Lone dissenter Alfred Sant votes against EU-Canada deal... and against party line

Labour Party MEP Alfred Sant says that trade agreements with Canada and the US serve mostly to further strengthen the big corporations who dominate the planet

MEP Alfred Sant went against his party's and parliamentary group's instructions and voted against EU agreement with Canada
MEP Alfred Sant went against his party's and parliamentary group's instructions and voted against EU agreement with Canada

Any economic and trade agreement between the European Union and Canada or the United States would mainly serve to “further strengthen large enterprises that dominate our planet”, while undermining European farming efforts and workers’ rights, Maltese Labour MEP Alfred Sant claimed this week.

In a vote in the European Parliament on Wednesday, the Maltese lone dissenter voted against a proposed EU agreement with Canada, joining 65 other Social Democrat members of the European Parliament who went against the instructions of the parliamentary group.

The Comprehensive and Economic Trade Agreement (CETA) aims to eliminate 98% of tariffs on exported goods, making it the EU’s most far-reaching trade deal to date.

Trade between the two sides amounts to more than €60 billion a year, and the EU expects the deal to boost this figure by 20%.

It says the agreement will facilitate the export of goods and services and benefit people and businesses in both the EU and Canada.

Sant said he voted against the trade agreement because he was unable to see how socialists could endorse a treaty opposed by the majority of worker unions and civil and consumer rights’ groups in both the EU and Canada.

In a recent video on his YouTube channel, he explained the reasons behind his opposition to CETA.

The Canada – EU trade agreement has been under discussion for several years. Sant said that regulations and differing standards often meant that items manufactured in the EU cannot be sold in Canada and vice versa, therefore an agreement on technical or commercial specifications was hoped to help trade.

“But whilst the deal is expected to help boost trade, at the same time the EU was also negotiating the controversial TTIP (Transatlantic Trade and Investment Partnership) deal with America which threatened several industrial sectors,” he said.

Sant said it was feared the EU would have to adopt American standards and management practises that continue to erode worker's rights.

“It is feared that EU farm production could be undermined by American produce and that environmental safeguards would be threatened by American competition, especially in the energy sector and that culture and TV steamrollered by Hollywood were also factors,” he said.

Sant said the ensuing and ongoing controversy over the propesed treaty with the US had spread to the trade agreement with Canada.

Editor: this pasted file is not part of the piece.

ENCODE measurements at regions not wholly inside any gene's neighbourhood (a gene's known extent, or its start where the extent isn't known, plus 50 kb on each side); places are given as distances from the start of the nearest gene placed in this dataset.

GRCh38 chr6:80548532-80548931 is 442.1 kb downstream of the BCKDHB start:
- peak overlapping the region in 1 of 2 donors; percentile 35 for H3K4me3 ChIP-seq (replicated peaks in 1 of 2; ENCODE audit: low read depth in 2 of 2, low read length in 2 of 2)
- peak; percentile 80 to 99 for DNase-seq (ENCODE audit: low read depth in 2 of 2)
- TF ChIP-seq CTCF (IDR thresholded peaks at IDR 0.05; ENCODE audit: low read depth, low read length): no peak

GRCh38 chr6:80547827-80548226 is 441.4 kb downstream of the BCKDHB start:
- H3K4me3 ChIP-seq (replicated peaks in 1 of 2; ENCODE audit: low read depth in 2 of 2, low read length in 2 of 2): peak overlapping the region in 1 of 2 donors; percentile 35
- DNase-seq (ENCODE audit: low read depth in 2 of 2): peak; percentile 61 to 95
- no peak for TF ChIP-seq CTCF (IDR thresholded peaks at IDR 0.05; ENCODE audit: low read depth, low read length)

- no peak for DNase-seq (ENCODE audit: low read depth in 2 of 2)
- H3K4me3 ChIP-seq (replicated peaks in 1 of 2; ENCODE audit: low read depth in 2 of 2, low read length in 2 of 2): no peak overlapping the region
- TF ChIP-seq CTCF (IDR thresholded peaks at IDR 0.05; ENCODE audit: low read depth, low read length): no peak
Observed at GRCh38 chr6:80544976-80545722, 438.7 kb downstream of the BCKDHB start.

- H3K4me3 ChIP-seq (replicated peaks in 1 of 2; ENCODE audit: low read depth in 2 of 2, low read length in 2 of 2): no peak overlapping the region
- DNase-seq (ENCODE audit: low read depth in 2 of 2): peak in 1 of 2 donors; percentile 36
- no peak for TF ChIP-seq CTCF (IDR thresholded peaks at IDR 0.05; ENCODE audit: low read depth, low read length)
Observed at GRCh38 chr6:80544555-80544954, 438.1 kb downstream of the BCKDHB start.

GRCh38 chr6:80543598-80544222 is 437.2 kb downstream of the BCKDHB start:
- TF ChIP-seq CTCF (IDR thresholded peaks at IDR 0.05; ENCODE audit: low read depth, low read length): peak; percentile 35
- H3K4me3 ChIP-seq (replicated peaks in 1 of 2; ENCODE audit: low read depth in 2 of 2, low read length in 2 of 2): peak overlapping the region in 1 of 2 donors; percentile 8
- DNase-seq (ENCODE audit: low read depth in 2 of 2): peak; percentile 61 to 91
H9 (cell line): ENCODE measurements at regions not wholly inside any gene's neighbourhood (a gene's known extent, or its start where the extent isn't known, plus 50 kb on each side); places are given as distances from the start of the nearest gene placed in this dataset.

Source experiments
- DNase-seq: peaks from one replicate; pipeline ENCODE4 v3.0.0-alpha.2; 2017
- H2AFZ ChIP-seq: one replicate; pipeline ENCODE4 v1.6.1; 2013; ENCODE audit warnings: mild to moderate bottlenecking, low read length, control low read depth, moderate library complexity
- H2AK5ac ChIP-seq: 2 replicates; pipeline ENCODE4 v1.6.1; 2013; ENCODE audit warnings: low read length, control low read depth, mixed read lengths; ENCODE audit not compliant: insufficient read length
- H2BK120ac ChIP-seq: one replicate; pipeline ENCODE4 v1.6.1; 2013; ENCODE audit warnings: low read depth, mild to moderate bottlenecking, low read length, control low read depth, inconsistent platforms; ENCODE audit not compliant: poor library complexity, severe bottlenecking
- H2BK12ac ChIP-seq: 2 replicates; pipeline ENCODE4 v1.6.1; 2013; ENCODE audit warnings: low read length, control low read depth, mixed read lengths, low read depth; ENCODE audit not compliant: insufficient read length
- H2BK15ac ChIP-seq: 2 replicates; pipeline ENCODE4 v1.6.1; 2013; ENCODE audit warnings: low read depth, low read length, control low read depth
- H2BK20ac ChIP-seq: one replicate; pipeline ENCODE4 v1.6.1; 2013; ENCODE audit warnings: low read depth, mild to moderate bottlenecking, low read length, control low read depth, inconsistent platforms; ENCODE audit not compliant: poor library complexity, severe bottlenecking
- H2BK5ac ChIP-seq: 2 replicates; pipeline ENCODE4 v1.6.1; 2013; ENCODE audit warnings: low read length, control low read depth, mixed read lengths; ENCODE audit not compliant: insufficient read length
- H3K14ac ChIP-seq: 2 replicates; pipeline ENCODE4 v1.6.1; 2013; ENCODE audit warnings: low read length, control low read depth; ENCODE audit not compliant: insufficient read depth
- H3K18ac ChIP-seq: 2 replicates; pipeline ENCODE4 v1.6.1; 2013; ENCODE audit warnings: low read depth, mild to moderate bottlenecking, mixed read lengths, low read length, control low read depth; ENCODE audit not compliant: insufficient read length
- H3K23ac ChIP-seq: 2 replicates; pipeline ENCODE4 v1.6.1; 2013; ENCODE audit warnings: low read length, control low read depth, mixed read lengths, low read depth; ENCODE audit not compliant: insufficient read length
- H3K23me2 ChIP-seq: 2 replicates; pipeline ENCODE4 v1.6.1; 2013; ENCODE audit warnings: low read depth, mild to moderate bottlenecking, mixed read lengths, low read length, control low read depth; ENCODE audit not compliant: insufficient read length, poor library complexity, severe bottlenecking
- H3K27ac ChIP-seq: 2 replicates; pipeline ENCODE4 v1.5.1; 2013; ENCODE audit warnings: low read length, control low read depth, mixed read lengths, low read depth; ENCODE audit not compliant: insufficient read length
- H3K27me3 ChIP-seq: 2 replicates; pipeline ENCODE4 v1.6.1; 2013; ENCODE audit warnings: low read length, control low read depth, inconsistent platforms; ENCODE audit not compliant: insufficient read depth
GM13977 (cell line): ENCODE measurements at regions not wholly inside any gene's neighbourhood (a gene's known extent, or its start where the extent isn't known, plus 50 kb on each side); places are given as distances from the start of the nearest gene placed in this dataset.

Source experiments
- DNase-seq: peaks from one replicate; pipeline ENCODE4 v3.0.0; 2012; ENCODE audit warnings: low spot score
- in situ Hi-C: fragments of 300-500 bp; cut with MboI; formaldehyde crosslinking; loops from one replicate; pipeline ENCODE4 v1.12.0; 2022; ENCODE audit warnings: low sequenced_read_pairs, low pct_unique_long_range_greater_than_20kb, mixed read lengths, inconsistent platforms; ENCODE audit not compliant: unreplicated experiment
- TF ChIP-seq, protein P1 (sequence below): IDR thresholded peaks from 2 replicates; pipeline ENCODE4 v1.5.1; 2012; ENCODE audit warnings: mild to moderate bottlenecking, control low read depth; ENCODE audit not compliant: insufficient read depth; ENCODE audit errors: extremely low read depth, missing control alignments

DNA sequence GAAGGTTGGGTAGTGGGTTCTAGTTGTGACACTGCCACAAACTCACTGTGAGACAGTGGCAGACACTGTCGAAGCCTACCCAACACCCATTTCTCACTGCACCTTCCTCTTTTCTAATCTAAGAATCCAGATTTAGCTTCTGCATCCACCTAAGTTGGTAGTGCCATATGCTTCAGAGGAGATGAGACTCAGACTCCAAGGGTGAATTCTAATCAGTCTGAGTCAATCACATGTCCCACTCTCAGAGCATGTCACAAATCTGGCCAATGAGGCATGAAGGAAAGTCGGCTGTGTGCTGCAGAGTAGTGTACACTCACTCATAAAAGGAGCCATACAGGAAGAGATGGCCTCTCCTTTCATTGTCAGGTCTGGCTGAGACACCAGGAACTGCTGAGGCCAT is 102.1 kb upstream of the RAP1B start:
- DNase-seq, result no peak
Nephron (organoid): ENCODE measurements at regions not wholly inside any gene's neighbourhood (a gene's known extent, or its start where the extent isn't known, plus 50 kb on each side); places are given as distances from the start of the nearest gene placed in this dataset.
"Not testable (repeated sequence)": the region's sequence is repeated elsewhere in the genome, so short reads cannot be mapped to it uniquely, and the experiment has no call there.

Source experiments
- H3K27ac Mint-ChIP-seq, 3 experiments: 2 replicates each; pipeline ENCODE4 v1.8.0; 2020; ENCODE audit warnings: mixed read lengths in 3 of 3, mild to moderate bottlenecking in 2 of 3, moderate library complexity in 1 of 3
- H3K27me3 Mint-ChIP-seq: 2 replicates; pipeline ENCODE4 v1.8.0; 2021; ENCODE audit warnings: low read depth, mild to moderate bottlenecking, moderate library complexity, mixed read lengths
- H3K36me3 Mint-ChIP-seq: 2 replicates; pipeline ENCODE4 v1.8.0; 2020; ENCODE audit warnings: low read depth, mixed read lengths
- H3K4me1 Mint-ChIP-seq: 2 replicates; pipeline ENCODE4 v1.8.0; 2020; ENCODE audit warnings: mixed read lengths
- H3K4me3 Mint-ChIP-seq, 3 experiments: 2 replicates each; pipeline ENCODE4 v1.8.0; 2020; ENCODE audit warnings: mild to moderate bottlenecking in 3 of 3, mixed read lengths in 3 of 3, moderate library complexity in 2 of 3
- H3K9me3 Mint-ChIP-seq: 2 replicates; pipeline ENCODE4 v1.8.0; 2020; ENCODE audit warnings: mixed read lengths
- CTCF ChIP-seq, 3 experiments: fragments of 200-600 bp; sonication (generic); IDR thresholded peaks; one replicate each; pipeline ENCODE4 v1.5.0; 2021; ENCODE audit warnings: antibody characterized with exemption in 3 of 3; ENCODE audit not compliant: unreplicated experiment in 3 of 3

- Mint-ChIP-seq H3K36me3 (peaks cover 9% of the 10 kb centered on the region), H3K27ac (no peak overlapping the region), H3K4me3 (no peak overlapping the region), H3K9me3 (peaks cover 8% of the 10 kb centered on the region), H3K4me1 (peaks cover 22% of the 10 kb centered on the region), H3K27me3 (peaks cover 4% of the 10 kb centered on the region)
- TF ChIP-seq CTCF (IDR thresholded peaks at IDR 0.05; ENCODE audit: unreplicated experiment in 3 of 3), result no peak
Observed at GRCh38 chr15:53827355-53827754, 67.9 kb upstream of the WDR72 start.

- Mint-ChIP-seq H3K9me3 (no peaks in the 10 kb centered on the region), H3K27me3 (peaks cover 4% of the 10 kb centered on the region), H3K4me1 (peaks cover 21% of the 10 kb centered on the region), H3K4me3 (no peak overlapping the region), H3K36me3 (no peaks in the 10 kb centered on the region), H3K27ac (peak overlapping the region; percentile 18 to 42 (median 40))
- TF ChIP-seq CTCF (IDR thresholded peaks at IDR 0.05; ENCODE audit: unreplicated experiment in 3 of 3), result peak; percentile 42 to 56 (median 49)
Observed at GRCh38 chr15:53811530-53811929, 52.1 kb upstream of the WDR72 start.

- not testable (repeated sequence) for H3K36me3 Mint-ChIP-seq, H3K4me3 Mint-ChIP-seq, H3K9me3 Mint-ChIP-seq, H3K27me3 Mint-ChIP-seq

“And although Canada is closer culturally and values-wise to Europe, if the arguments against TTIP are valid don't they also count against Canada?” the MEP asked.

Sant said the solution to the controversy should be tied to the spread of globalisation which, he insisted, was changing the world into a single market. This development had brought with it many benefits but had also caused damages and suffering, he argued.

“The way things stand, it appears to me that agreements like CETA and TTIP serve most to further strengthen large enterprises that dominate our planet,” he concluded

CETA vote reveals divide between French, German socialists

The European Parliament’s vote on ratifying CETA revealed the deep divisions among socialists across the EU, in particular in the “engine of Europe” – France and Germany.

408 MEPs overall voted in favour of the agreement and 254 against; 33 abstained. CETA will now face the hurdle of being ratified by the 28 member states; the ratification process varies from country to country, with some requesting approval in national parliaments.

The centre-right EPP (European Popular Party) was largely united, with only five out of 206 MEPs voting against. Seven of its members abstained, a majority of which were French MEPs.

But in the centre-left S&D group, out of a total of 174 MEPs who voted, 66 voted against CETA – and against the instructions of their party group – and 13 abstained.

All French socialists against Canada agreement

More interestingly, all 13 French socialist MEPs voted against, while German MEPs were largely in favour, with only five out of 24 German SPD MEPs voting against, while a further three abstained.

All Austrian, Belgian, Czech and Polish socialists voted against, while the lone Irish, Latvian and Slovenian socialist MEPs also registered negative votes.

Conversely, all Croatian, Danish, Finnish, Hungarian, Lithuanian, Romanian and the only Estonian and Luxembourgish MEPs voted in favour.

The other countries showed a mixed bag of results. Greek, Maltese, Portuguese, Slovak and Spanish socialists were predominantly pro-CETA, while the UK’s Labour Party MEPs were quite divided.

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